If food could speak, these three words would probably be their motto. On a daily basis in this country, food is regularly mishandled. When I talk of mishandling food I mean carelessly handling food before eating.
I read about an outbreak of food-borne illness that occurred years ago in Ibadan, Nigeria, that claimed 20 lives. The outbreak resulted from sandwiches that were poorly handled. It was reported that the sandwiches were prepared in Lagos and kept without refrigeration until consumption the next day at Ibadan. When food is mishandled like this, it responds by baring its fangs with disastrous and often fatal consequences.
Mishandling of food occurs in many forms in homes and food businesses:
- Leaving left-over food unrefrigerated to eat the next day or even several days after.
- Defrosting frozen food on the kitchen shelf at room temperature.
- Buying frozen food from the market (or supermarket) and not heading home straight to store in freezer.
- Inadequate and improper heating of food.
- Leaving food exposed and uncovered.
- Preparing food with unwashed hands.
- Preparing food too far in advance.
- Using same utensils to prepare raw food and ready to eat food.
- Keeping or storing ready-to-eat foods like cold sandwiches and salads at room temperature
These are all examples of poor food handling. Many folks do these things inadvertently and unknowingly but this doesn’t spare them the heart ache and ill health that results from it.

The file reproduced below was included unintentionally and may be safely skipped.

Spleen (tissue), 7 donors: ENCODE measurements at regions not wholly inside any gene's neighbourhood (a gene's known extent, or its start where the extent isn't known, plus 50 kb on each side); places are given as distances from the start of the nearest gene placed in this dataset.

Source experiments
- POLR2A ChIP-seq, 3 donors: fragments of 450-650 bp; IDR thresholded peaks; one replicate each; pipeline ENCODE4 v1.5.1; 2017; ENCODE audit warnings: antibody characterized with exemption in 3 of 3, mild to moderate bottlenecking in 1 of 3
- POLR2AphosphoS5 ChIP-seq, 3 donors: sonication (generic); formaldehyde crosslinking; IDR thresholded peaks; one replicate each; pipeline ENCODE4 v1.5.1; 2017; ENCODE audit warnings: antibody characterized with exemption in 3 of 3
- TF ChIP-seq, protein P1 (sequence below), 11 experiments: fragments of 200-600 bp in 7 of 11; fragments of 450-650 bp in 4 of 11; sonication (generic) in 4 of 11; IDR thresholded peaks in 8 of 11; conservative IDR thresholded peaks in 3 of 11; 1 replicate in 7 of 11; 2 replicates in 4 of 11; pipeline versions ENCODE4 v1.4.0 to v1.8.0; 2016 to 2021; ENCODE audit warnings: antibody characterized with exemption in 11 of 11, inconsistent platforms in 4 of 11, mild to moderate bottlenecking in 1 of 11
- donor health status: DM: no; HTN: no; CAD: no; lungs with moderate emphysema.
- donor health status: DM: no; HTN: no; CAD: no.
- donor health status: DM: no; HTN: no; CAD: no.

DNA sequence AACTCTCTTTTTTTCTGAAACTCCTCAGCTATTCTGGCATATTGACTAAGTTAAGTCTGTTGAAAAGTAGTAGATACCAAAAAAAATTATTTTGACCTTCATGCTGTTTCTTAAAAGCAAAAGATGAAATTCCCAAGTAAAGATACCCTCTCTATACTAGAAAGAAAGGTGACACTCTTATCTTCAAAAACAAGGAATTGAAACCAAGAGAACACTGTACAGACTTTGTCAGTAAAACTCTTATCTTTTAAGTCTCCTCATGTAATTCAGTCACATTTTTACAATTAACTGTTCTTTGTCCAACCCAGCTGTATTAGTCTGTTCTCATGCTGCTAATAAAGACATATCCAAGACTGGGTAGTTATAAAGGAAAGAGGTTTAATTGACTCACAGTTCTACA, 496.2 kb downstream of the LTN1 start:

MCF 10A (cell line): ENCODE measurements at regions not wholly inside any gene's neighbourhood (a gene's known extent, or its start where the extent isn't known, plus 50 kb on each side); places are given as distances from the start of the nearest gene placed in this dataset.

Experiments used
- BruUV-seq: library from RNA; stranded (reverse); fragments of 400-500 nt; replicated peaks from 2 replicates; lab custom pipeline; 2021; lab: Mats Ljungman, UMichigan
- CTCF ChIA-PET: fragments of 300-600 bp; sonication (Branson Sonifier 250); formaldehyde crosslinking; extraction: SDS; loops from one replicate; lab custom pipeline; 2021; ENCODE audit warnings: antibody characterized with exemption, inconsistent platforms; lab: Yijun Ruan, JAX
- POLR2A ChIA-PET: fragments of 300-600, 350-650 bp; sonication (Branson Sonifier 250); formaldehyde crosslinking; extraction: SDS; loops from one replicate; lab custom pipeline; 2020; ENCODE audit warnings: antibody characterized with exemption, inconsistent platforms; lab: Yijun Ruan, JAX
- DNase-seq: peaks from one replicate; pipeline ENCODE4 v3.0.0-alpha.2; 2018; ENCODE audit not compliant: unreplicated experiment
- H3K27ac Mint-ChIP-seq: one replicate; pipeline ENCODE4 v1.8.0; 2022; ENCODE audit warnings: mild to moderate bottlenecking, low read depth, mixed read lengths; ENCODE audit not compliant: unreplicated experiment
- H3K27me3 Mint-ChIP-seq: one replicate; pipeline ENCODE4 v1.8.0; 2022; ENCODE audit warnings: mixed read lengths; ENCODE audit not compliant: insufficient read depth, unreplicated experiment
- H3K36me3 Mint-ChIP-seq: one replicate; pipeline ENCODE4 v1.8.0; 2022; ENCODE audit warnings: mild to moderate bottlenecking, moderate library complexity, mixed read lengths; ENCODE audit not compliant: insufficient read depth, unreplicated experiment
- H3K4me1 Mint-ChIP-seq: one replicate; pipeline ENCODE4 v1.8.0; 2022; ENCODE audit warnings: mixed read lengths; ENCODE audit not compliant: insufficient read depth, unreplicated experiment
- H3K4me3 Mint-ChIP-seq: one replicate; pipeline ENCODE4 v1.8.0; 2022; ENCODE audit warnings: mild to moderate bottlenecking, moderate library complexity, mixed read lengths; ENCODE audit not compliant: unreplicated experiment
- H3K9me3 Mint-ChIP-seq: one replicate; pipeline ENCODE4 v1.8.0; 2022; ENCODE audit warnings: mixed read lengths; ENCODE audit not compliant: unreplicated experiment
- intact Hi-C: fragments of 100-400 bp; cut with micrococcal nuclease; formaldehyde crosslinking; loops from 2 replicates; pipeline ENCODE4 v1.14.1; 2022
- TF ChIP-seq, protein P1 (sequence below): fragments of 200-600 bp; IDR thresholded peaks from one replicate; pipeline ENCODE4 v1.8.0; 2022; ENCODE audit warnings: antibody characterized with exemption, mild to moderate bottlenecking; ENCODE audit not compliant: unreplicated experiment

At a time when I was handling inflight catering for an airline, we served onboard an egg & mayo sandwich option on the breakfast menu. Nicely packaged in plastic sandwich packs it was a hit with passengers on the early morning domestic flights out of Lagos. But there was a problem; passengers were actually taking the sandwiches off with them when they disembarked at their destination. Why this was a problem was that egg & mayonnaise are highly perishable and high risk food that needs to be held in the chill chain to keep safe to eat and we weren’t sure how passengers were handling the sandwiches after the flight. We were concerned that someone would turn up later on to claim that he got food poisoning from the airline’s sandwich. My boss at that time, Paul Sharp (am certain he will get to read this post soon) decided we had to include a caveat note on the packaging of the sandwich strongly advising passengers that the sandwich be consumed on board during the flight.
Don’t Mishandle Me…that’s a warning that is wise to heed from food & drinks.